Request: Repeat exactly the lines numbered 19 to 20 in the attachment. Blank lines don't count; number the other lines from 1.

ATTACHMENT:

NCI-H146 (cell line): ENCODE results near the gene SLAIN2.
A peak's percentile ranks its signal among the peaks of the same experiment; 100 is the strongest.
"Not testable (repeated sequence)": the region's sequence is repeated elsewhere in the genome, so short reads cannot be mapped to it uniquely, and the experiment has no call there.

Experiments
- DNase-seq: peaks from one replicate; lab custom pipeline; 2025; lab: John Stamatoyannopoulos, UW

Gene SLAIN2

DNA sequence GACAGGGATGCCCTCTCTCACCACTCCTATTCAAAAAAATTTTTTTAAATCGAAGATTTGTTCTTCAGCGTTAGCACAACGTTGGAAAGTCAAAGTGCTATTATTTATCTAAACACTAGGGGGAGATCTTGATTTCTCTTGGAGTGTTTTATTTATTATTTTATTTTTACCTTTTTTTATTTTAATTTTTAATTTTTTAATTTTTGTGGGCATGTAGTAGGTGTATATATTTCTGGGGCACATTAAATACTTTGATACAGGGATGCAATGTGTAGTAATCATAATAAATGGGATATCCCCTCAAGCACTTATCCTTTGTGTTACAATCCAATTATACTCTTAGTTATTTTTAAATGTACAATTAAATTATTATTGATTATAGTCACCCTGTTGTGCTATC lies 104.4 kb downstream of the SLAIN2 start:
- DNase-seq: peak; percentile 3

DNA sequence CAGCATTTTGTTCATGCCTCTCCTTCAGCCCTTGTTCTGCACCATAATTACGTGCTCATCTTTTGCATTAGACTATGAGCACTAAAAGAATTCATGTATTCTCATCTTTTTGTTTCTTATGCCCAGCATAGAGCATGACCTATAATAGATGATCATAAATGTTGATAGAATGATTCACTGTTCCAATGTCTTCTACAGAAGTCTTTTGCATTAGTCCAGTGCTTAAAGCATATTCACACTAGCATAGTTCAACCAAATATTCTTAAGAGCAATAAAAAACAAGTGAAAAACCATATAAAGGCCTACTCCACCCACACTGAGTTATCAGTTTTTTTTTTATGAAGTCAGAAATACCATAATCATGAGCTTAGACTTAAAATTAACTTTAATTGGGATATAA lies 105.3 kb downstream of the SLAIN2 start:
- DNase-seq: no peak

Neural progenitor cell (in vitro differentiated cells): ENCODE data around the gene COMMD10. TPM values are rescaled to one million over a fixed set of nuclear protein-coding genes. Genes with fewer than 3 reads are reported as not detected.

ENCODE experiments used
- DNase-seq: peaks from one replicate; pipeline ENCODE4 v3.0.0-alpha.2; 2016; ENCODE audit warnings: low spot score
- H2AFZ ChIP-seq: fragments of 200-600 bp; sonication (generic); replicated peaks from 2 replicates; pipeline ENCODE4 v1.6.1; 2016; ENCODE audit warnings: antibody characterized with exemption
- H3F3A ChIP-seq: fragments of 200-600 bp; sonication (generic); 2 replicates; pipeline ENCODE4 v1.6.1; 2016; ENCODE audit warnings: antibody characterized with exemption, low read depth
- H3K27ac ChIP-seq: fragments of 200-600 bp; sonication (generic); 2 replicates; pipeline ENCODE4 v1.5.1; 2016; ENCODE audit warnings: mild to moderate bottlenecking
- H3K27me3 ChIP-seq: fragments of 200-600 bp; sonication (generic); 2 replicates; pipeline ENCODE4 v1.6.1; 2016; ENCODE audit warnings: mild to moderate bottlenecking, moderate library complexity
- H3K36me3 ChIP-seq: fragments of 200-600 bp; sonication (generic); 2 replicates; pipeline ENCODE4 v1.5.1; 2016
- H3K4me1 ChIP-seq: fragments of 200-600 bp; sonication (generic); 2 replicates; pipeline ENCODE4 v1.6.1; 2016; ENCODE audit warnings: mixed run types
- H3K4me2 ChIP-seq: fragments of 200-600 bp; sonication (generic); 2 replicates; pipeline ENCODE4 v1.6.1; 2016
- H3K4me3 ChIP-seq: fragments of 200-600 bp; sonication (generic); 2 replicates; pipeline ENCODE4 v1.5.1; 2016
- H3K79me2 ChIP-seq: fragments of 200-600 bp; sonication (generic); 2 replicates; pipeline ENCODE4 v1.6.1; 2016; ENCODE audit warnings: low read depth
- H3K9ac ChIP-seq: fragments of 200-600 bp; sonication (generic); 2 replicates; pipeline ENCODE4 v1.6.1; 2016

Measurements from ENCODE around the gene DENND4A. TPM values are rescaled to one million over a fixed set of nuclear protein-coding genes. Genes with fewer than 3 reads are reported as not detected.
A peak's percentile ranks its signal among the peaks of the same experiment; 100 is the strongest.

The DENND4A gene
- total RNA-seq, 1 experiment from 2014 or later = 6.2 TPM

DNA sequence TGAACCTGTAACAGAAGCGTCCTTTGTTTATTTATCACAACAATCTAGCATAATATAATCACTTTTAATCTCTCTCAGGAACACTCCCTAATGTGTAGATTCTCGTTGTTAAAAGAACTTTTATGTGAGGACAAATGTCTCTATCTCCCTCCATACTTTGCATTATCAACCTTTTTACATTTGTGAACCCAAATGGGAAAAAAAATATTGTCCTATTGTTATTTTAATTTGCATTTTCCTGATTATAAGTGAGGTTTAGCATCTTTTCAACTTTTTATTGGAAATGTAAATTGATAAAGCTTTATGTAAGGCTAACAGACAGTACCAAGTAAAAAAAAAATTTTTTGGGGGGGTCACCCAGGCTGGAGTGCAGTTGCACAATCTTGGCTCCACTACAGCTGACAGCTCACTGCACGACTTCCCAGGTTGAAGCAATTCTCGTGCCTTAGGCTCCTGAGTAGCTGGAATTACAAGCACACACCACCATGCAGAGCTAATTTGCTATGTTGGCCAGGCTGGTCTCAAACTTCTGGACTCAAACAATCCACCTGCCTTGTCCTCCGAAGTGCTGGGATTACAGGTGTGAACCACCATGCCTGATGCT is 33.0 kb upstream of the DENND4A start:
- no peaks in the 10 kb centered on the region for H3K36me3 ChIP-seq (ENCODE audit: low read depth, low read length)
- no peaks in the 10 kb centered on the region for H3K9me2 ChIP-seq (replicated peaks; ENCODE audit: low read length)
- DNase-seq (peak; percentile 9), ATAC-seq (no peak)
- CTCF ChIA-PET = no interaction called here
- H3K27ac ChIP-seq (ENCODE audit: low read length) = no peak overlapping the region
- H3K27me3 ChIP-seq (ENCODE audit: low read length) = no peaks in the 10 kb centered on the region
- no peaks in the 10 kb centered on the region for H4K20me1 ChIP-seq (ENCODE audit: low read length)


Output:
- H3K4me1 ChIP-seq: fragments of 200-600 bp; sonication (generic); 2 replicates; pipeline ENCODE4 v1.6.1; 2016; ENCODE audit warnings: mixed run types
- H3K4me2 ChIP-seq: fragments of 200-600 bp; sonication (generic); 2 replicates; pipeline ENCODE4 v1.6.1; 2016